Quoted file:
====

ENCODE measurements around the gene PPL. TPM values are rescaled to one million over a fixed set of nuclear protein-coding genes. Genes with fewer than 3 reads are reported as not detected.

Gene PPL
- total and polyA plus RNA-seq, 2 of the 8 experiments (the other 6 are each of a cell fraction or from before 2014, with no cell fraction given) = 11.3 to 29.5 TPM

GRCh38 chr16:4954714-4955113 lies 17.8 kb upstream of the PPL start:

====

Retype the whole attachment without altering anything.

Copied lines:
ENCODE measurements around the gene PPL. TPM values are rescaled to one million over a fixed set of nuclear protein-coding genes. Genes with fewer than 3 reads are reported as not detected.

Gene PPL
- total and polyA plus RNA-seq, 2 of the 8 experiments (the other 6 are each of a cell fraction or from before 2014, with no cell fraction given) = 11.3 to 29.5 TPM

GRCh38 chr16:4954714-4955113 lies 17.8 kb upstream of the PPL start: